Changes: Five Tips to Combat Founderitis

David Bowie sums it up in his smash hit Changes: "Just gonna have to be a different man." In her last blog, Paige very gently referenced a general resistance we founders have to change. I believe our many conversations have gone something along these lines:

  • Just for the record, I have only a minor case of founderitis (denial). Uncontrollable laughter.
  • Hey, why are we changing again (anger)!? Eyes rolling.
  • Can we at least keep our old cards and use them with people fond of the old Cezanne script (bargaining)? Pretty sure that's just you.
  • When will the cobbler's kids get soles on his shoes? (depression). A deep, exasperated sigh.
  • Ok, I've had dozens of positive emails from customers (acceptance). A smile and a knowing nod.


The Path to Awesome

Yesterday, in an extremely lively brainstorming session here in the office, some co-workers introduced me to Robbie Novak. Apparently I live under a rock, because even though I have heard of Geico, I had never heard of the Kid President. After they recovered from the shock of this revelation, and after they felt I was sufficiently shamed enough to stop hurling wicked insults, they sat me down for The Pep Talk.

Now, as far as pep talks go, this one was a pretty darn good one. And while there are so many good sound bites in here, the one that still makes me laugh out loud is, "not cool Robert Frost". In fact, I think I may make a poster out of that and hang it in my office. Because isn't it true? The road less traveled hurts. There are obstacles, and challenges, and you don't have anyone to look to to see how to traverse it. You are on your own. The fact is, walking that road takes courage.


At DistribuTECH 2013, Signs that Utilities are Connecting to Smart Grid Customers “For Real”

by Peter Manos
Principal Strategy Consultant

In a conference as big as DistribuTECH, it would be naïve to expect everyone to have the same experience, yet the common thread of utilities improving customers’ quality of life was woven through the fabric of the event. 

I was there presenting research and representing clients for McDonnell Group. We had 20 clients exhibiting or presenting as well, and while they represented a wide range of software and hardware solutions, all of them are focused on innovations that enable utilities to optimally provide their customers reliable, economical electric service.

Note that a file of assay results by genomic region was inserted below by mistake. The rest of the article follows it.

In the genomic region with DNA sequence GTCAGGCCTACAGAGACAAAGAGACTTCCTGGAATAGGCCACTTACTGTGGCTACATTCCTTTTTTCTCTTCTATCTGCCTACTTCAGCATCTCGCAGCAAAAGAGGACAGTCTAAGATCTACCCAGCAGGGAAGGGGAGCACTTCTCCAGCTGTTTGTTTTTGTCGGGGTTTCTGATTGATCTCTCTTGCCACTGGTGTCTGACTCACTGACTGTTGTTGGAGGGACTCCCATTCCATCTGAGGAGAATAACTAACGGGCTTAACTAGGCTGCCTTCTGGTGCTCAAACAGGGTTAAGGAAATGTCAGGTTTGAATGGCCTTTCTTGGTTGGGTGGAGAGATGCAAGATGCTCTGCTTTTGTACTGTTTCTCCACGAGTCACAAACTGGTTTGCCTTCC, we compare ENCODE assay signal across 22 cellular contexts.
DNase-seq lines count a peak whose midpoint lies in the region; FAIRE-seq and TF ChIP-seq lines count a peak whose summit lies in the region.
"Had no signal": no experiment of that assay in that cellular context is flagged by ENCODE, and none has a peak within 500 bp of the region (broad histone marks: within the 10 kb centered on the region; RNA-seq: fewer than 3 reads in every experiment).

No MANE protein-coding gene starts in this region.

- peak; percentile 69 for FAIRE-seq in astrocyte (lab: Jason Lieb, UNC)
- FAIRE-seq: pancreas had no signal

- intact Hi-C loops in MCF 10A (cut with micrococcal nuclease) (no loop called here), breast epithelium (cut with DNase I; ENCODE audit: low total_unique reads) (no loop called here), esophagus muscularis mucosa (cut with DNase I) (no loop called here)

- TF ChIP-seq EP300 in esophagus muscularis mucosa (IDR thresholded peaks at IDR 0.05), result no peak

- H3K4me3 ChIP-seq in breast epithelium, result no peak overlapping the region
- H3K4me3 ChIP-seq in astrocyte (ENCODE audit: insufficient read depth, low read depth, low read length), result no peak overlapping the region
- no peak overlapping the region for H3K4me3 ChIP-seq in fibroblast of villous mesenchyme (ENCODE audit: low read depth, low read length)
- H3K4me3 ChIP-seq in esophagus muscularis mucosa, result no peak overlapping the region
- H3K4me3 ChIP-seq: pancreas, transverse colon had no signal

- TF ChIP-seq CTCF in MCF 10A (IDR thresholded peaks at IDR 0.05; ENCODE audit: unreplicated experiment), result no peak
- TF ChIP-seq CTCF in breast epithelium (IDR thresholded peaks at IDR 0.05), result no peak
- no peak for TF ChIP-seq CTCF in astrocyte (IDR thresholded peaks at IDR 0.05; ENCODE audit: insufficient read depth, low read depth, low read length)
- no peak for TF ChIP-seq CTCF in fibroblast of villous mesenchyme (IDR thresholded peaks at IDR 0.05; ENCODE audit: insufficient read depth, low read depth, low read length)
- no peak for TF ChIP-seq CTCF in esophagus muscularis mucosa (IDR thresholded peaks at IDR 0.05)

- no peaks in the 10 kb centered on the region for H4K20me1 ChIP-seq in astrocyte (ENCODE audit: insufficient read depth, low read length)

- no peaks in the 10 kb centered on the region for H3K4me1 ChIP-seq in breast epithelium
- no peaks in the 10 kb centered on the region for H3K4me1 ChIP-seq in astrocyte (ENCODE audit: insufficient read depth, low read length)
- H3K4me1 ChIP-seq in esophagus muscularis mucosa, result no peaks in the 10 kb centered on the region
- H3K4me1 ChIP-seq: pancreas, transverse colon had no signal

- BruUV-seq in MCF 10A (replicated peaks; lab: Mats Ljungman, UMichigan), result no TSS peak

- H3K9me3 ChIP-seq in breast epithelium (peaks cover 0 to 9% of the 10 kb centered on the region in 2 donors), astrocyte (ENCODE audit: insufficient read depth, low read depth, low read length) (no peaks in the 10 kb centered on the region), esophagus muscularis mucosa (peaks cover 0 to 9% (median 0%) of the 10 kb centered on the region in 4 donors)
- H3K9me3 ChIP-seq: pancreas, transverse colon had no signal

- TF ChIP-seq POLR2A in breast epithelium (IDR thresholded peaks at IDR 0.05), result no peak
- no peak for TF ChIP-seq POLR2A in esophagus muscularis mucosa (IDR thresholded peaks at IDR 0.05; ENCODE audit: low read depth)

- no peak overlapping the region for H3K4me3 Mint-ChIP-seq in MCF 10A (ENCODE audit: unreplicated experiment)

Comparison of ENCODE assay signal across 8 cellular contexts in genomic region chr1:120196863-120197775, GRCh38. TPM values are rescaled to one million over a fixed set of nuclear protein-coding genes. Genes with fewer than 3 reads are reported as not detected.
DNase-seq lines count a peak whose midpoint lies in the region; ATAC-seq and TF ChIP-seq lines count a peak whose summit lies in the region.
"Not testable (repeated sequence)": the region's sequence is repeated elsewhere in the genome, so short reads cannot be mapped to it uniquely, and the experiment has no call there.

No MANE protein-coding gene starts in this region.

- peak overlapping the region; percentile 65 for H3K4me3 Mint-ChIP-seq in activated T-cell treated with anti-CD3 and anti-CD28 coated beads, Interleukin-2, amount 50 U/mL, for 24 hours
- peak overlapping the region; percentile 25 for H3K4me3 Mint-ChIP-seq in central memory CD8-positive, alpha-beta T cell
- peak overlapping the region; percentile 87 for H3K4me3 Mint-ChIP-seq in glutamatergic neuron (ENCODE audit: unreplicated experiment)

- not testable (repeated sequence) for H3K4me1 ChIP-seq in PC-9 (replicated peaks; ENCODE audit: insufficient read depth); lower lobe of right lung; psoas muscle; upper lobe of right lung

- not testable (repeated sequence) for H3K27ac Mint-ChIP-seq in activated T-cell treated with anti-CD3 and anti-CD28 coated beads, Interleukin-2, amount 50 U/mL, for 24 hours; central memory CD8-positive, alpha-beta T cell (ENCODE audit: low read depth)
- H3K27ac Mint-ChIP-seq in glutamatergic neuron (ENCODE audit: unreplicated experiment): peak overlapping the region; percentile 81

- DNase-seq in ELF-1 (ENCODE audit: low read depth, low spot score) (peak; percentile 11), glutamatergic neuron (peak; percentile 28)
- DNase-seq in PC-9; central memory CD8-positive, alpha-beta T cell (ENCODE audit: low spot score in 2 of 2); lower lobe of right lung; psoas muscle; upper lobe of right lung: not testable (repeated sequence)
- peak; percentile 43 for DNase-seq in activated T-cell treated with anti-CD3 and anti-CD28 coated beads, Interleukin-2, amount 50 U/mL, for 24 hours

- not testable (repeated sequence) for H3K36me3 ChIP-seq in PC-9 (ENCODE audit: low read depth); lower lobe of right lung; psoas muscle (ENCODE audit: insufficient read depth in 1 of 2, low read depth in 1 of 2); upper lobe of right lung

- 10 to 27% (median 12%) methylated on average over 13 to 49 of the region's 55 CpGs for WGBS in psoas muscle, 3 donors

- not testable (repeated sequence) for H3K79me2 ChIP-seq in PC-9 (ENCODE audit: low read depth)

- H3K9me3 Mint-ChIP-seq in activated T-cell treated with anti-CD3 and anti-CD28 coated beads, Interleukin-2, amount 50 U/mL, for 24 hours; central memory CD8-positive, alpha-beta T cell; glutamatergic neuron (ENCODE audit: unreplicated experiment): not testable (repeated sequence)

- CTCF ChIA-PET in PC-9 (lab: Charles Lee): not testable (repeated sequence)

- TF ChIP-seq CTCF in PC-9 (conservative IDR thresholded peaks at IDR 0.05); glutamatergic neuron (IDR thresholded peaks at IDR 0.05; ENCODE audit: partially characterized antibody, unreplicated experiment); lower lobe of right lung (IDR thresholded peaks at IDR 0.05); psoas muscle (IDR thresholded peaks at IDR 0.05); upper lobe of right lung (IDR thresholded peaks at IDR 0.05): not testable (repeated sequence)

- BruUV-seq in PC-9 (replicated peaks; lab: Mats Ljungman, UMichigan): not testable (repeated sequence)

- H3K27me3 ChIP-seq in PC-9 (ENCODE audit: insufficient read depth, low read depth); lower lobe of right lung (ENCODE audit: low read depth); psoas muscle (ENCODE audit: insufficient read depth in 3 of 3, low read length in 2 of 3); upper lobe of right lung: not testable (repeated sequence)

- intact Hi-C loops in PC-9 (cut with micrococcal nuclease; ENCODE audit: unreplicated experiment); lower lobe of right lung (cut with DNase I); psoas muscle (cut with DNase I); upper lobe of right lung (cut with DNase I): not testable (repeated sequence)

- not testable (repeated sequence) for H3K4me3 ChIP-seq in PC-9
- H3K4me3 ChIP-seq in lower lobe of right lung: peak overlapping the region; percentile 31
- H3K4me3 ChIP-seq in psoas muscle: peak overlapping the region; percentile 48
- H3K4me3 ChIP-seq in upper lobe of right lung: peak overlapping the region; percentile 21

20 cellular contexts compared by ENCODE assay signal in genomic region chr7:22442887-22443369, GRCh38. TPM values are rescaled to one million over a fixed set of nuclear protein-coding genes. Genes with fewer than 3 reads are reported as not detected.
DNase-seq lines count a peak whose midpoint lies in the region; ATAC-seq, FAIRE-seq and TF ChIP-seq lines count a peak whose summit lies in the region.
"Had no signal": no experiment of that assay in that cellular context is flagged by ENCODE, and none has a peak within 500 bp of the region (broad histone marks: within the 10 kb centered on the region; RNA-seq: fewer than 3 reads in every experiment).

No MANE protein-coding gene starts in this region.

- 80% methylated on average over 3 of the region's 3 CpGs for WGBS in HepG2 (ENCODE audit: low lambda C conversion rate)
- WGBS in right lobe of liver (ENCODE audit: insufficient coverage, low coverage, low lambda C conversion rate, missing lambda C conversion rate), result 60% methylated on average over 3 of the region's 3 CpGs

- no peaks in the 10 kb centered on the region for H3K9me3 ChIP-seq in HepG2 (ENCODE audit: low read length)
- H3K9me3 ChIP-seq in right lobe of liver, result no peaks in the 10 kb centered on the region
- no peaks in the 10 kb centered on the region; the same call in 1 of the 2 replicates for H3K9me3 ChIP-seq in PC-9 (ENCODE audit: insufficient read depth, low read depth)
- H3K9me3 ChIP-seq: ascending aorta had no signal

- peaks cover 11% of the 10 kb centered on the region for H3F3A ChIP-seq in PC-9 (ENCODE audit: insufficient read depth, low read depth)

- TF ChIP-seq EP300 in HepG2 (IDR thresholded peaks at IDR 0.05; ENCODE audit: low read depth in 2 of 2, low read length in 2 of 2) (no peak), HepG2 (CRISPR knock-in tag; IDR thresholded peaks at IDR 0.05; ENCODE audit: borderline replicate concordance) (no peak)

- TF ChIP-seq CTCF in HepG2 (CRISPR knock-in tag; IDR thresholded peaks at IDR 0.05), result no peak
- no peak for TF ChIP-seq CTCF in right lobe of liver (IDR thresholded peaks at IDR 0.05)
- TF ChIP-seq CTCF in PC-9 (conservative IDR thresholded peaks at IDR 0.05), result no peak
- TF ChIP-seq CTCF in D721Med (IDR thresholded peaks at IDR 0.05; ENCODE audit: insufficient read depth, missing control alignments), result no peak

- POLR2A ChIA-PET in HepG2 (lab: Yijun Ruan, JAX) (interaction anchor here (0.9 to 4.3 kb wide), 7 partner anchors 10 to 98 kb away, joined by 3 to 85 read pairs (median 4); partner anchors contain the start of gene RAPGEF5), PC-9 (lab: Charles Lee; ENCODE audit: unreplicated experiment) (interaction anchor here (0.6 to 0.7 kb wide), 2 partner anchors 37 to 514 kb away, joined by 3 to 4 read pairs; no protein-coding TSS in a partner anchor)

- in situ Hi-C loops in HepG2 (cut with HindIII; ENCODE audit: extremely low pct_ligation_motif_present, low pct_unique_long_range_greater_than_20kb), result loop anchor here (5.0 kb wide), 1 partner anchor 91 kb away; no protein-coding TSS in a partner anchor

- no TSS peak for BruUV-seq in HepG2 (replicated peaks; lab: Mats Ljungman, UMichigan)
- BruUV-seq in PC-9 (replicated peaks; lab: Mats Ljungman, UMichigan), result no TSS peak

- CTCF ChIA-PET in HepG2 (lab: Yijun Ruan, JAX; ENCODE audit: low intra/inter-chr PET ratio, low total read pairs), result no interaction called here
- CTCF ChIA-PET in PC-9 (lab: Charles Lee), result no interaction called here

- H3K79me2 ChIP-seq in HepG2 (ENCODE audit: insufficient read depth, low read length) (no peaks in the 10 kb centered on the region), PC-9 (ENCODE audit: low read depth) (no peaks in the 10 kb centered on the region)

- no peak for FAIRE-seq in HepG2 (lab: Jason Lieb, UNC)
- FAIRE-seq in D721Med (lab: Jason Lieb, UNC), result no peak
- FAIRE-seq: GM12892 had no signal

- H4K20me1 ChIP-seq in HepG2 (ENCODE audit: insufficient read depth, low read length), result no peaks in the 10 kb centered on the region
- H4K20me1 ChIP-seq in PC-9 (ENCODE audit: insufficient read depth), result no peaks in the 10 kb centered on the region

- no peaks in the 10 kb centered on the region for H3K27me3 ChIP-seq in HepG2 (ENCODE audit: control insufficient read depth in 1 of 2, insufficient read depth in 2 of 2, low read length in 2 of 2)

Designing for Success

Bottom-line Improvements Based on Model-Driven Visualization and Design Tools

Peter Manos
Principal Strategy Consultant – McDonnell Group

What do you think will help improve the bottom-line performance of a typical utility more—software standardization or business process standardization?  

For many utility executives this is not a “chicken or the egg” question.  It’s a hard boiled problem.  Why?  It’s because decision-makers often have to choose between software centric vs. business process centric options.

And another classic choice may also still present itself, between a one-stop shopping software portfolio (e.g. for O&M work across distribution, transmission and substations, etc.) and different best-of-breed tools tailored for specific areas. 


Smart Grid Research Indicates That Utility Perceptions on “Prosumers” Evolved Rapidly 2010-2012

According to Wikipedia, the term “prosumer” was coined in 1980 by the futurist Alvin Toffler. The utility industry has begun using the term as it considers the evolving role of customers who will both consume energy and produce energy (or grid response services) to support system operations. The term is also used to strike a contrast between traditionally passive customers (i.e., ratepayers) and the more active customers involved in and interacting with the products they use.

A Kilowatt is a Kilowatt, but is a Negawatt a Kilowatt? Regardless, MATS rules, accelerating smart meter penetration, PV installation, micro-grid success, new DR rules, and a confluence of other market developments have all helped evolve utility perceptions on the future importance and potential of “prosumers.” Our research shows that this trend has accelerated significantly in the past two years.

In preparing an upcoming conference address I am delivering entitled “Energy Prosumers: Future Implications for Utility Customer Satisfaction & Distribution Operations,” I’ve been studying the sentiments of utility companies who have participated in our proprietary benchmarking research studies over the past 24 months. Most of these studies are never published, with the confidential results reserved for research sponsors and top-line feedback provided to the utility study participants themselves with limited distribution rights. I noticed in four different studies, conducted across a two-year period of time, some changes related to utility perceptions around demand side management (DSM) and distributed energy resources (DER).


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